Physical activity during pregnancy and the risk of gestational diabetes mellitus: a systematic review and meta-analysis of randomised controlled trials
- 1West China Second University Hospital, Sichuan University, Chengdu, Sichuan, China
- 2Chinese Evidence-based Medicine Centre, The Chinese Cochrane Centre, West China Hospital, Sichuan University, Chengdu, Sichuan, China
- Correspondence to Bi-ru Luo, West China Second University Hospital, Sichuan University, Chengdu, Sichuan 610041, P R China;
- Accepted 23 August 2013
- Published Online First 13 September 2013
Objectives We performed a systematic review and meta-analysis to assess the effects of physical activity in preventing gestational diabetes mellitus (GDM).
Search strategy We searched the literature in six electronic databases and bibliographies of relevant articles.
Selection criteria We included randomised controlled trials on pregnant women who did not have GDM and other complications previously and had increased physical activity as the only intervention. The risk of developing GDM was documented separately for the intervention and control groups.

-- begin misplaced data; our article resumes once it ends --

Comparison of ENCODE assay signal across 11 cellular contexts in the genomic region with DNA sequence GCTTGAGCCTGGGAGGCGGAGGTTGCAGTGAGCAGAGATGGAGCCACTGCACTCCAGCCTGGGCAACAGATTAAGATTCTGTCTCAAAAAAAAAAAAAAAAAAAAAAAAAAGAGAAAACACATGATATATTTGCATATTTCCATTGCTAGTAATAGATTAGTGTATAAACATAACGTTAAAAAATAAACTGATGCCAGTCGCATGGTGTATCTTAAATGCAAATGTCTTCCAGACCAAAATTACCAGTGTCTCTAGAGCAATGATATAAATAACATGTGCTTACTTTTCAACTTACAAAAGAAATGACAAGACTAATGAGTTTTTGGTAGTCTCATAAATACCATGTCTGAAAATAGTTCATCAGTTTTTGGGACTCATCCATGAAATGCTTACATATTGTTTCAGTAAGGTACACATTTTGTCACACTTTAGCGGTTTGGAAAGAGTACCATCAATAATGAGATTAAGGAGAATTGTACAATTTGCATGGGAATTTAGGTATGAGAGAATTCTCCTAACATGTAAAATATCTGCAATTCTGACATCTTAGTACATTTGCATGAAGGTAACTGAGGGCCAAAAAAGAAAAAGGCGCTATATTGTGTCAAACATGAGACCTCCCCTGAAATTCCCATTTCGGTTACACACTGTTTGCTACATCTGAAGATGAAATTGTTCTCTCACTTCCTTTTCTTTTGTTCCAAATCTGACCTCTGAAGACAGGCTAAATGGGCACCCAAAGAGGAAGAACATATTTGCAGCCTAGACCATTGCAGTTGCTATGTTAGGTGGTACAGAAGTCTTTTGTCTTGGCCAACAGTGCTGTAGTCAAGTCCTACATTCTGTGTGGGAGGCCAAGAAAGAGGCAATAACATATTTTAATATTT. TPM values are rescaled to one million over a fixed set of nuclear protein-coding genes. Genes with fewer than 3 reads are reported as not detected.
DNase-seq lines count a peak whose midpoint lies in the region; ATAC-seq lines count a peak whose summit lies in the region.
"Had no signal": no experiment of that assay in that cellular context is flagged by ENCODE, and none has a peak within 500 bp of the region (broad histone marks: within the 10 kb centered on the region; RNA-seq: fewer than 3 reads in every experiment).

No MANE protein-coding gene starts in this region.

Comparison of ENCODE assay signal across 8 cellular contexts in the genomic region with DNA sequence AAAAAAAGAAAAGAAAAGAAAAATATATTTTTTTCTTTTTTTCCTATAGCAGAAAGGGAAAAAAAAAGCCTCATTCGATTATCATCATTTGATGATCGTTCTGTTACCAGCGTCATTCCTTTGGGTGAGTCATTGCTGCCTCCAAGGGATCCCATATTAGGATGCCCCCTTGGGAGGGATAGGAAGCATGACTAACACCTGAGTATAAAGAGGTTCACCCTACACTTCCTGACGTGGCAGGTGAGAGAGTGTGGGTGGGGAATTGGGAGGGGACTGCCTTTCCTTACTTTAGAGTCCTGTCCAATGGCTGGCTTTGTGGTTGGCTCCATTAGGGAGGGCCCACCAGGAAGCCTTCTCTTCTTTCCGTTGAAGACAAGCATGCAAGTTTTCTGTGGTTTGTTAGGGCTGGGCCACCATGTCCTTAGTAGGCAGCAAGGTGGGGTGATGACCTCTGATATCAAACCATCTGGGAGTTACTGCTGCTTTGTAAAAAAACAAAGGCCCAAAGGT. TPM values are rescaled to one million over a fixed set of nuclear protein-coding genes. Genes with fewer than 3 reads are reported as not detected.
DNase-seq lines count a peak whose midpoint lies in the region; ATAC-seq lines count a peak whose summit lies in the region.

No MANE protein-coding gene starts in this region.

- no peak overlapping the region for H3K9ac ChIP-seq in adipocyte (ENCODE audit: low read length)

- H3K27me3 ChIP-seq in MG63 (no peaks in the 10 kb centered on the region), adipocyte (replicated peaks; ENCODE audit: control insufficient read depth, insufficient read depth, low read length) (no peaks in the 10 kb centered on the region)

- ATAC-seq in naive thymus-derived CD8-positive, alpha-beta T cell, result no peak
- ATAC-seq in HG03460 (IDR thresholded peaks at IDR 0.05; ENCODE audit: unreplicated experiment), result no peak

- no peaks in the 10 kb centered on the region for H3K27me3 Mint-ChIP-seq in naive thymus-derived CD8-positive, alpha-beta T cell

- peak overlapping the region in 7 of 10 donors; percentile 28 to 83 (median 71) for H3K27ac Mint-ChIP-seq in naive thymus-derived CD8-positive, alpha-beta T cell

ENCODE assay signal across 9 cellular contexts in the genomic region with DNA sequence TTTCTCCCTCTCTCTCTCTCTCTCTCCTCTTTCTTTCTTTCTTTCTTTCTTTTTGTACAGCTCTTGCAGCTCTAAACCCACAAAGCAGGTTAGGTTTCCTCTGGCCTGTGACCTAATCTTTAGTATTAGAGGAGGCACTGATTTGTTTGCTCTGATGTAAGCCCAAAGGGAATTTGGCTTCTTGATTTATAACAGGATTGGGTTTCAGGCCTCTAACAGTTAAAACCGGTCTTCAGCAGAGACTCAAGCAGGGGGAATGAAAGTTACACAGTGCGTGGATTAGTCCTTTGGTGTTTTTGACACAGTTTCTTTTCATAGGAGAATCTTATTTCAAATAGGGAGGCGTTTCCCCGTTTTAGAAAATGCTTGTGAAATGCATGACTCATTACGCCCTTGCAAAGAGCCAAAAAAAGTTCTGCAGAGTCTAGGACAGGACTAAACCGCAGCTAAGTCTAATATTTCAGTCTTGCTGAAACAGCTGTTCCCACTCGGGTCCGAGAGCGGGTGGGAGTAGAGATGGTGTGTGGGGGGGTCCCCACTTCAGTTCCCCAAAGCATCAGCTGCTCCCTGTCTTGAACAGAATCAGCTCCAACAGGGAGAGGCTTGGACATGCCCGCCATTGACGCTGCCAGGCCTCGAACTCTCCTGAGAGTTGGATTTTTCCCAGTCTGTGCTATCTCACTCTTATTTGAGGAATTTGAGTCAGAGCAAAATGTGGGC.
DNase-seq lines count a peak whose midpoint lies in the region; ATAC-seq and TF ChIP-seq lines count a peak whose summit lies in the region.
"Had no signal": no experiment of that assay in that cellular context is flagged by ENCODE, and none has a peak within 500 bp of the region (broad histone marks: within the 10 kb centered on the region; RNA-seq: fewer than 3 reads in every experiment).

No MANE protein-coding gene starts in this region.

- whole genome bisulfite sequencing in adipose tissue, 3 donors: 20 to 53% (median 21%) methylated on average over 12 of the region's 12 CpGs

Data collection and analysis Two reviewers extracted data and assessed quality independently. Data from the included trials were combined using a fixed-effects model. The effect size was expressed as relative risk (RR) and 95% CI.
Main results Of the 1110 studies identified, six randomised controlled trials met the inclusion criteria. In three trials, the incidence of GDM was lower in the intervention group than in the control group, whereas two trials showed a higher incidence of GDM in the intervention group and the remaining trial found no GDM in either the intervention or control group. The meta-analysis resulted in a relative risk (RR) of GDM of 0.91 (95% CI 0.57 to 1.44), suggesting no significant difference in the risk of developing GDM between the intervention and the control groups. No indication of publication bias was found.
Conclusions Evidence was insufficient to suggest that physical activity during pregnancy might be effective to lower the risk of developing GDM.